For years, organizations have been trying to get more and more kids into programming. promotes the Hour of Code to teach kids one hour of computer science. There are visual programming environments such as Alice, Blockly and Scratch geared toward kids. Plenty of board games, computer games and mobile applications that teach the basics of computer programming are available, and there have even been books written to get kids into coding.

But could phenomenon of “Frozen” be the ticket to persuading kids into computer science?

“Frozen” is Disney’s latest princess movies that just came out last year, and already parents’ playlists are full of “Frozen” songs, their children’s rooms are filled with “Frozen” merchandise and I can’t even tell you how many Annas, Olafs and Elsas there were out this past Halloween. Disney recently partnered up with to provide a Frozen Hour of Code tutorial featuring Anna and Elsa.

While non-profit organizations and commercial entities team up all the time as a way to get funding, raise profiles and promote their businesses, this could be one of the smartest moves has made in its quest to get kids into programming. There are plenty of other games and tools that teach programming, but nothing gets a kid’s attention more than a popular character from their favorite movie or TV show, and I think this past year with “Frozen” has proven that.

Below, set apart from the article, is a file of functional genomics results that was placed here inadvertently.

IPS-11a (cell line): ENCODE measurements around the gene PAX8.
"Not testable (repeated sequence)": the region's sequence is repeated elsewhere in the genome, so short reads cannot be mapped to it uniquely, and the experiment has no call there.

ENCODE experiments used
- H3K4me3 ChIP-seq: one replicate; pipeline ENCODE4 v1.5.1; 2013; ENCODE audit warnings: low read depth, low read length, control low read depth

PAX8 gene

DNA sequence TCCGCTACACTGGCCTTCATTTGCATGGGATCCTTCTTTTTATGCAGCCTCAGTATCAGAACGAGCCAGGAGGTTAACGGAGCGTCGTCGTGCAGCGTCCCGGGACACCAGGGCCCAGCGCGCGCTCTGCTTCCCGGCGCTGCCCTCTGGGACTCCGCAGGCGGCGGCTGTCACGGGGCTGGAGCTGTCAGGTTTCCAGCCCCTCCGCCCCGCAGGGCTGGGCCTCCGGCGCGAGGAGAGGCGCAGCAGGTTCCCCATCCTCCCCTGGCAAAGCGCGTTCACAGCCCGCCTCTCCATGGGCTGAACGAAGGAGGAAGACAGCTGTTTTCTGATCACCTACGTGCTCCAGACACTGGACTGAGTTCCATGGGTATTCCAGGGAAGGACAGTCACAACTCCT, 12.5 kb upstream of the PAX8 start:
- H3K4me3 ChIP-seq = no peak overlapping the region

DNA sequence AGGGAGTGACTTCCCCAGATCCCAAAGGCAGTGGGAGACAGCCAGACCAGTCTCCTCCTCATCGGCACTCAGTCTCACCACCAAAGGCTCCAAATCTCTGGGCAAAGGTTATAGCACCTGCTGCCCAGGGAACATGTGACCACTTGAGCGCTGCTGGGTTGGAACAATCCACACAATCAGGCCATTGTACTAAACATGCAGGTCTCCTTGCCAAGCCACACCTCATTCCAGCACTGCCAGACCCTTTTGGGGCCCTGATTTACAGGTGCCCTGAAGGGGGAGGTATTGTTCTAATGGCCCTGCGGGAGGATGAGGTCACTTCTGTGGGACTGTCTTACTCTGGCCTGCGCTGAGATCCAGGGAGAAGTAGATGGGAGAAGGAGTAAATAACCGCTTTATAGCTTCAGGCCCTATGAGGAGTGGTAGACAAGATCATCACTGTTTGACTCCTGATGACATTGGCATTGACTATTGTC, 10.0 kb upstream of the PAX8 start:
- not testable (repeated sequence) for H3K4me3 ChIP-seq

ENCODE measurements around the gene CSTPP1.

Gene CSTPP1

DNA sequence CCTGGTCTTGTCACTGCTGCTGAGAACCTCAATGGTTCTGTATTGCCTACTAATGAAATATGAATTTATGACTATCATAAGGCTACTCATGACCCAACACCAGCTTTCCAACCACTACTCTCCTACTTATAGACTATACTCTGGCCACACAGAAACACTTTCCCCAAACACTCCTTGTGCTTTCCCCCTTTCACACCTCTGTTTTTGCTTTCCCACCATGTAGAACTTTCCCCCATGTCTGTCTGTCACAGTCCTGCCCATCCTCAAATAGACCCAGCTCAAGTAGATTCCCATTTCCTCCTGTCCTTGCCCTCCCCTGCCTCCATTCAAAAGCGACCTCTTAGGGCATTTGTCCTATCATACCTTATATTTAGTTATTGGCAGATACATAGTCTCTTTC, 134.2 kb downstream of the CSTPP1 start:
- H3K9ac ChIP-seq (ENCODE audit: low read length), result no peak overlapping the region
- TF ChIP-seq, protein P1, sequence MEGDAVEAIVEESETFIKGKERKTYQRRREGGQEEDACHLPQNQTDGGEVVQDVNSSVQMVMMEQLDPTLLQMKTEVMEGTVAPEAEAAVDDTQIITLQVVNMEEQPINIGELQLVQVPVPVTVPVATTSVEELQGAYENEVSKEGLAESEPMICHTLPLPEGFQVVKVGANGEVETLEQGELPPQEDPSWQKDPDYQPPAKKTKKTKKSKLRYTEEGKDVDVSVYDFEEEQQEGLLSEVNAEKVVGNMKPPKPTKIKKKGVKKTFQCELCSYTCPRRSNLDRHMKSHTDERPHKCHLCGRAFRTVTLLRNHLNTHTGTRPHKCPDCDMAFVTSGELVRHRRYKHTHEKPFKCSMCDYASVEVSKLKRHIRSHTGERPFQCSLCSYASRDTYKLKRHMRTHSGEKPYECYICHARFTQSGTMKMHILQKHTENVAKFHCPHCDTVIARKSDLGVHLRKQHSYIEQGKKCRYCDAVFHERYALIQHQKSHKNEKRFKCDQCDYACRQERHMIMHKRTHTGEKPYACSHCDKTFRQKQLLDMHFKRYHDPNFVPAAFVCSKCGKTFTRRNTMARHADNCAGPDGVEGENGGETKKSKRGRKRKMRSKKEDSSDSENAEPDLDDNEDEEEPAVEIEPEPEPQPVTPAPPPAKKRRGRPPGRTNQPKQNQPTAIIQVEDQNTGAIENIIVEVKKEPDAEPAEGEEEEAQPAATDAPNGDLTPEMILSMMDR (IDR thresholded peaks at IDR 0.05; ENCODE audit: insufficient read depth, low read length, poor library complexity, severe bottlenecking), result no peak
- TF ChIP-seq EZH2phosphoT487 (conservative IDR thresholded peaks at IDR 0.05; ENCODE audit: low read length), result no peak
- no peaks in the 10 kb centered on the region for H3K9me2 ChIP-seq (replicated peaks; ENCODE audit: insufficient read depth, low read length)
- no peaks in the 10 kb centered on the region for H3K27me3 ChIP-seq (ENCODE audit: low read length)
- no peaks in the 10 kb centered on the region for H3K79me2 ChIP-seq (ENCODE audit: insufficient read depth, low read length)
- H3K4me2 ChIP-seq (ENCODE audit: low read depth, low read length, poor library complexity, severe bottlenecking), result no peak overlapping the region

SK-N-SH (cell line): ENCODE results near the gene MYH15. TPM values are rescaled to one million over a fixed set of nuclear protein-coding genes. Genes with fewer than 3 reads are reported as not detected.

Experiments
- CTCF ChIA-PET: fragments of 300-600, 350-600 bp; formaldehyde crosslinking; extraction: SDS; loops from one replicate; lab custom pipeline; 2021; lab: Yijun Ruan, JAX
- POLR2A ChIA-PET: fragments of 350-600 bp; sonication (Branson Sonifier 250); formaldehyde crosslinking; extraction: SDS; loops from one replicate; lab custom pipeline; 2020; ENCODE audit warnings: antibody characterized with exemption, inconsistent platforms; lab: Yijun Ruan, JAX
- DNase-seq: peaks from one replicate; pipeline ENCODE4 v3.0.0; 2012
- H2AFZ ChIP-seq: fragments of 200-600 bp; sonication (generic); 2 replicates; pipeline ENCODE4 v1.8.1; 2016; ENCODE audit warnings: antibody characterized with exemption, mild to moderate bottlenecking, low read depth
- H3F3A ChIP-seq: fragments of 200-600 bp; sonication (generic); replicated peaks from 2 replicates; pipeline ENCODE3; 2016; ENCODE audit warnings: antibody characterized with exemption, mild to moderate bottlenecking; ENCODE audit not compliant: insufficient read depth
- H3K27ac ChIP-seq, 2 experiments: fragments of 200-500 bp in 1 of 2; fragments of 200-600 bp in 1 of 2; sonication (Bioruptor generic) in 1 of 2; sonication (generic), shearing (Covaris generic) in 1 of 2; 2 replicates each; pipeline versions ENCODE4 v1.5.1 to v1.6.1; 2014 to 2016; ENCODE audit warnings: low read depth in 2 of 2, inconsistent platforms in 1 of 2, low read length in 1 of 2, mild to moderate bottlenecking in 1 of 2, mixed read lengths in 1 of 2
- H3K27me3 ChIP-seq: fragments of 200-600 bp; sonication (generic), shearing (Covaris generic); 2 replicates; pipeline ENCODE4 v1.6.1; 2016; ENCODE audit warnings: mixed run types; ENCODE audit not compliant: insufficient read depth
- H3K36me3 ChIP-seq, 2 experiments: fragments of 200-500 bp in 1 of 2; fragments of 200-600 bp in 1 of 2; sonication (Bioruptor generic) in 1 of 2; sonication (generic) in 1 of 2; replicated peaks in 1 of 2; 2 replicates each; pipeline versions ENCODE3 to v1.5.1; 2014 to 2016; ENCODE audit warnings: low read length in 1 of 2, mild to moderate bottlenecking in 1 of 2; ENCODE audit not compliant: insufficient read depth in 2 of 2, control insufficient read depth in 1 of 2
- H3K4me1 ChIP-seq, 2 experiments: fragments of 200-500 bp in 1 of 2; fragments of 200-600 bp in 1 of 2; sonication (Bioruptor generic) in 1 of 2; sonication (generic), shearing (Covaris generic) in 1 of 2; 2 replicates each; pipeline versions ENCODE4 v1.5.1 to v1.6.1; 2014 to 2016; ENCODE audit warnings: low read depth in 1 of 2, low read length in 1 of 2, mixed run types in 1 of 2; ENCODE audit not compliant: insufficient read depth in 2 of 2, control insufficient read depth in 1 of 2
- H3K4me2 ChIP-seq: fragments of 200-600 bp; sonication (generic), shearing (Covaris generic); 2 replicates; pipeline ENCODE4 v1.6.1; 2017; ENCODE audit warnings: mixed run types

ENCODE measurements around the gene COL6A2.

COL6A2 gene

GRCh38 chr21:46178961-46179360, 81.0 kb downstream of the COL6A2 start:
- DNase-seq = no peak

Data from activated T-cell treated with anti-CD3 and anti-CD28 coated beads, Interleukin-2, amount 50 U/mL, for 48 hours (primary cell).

(Related: Fifteen toys, games and tools that teach programming)

Kids will want to play a game that features Anna and Elsa because they are familiar and already in love with the characters. To them, they are playing a game featuring their favorite heroines, but at the same time they are learning how to write code and appreciate the fundamentals of logic and math.

If—or any organization for that matter—wants to lure kids into learning programming and fill the 1.4 million computer science jobs predicted to be available by 2020, they should look into promoting more coding games and projects featuring strong characters like Anna and Elsa. In 10 years, these kids could be the next generation of developers, programmers and computer scientists, using their skills to create their own versions of “Frozen.” So ask yourself… Do your kids want to build a snowman computer program?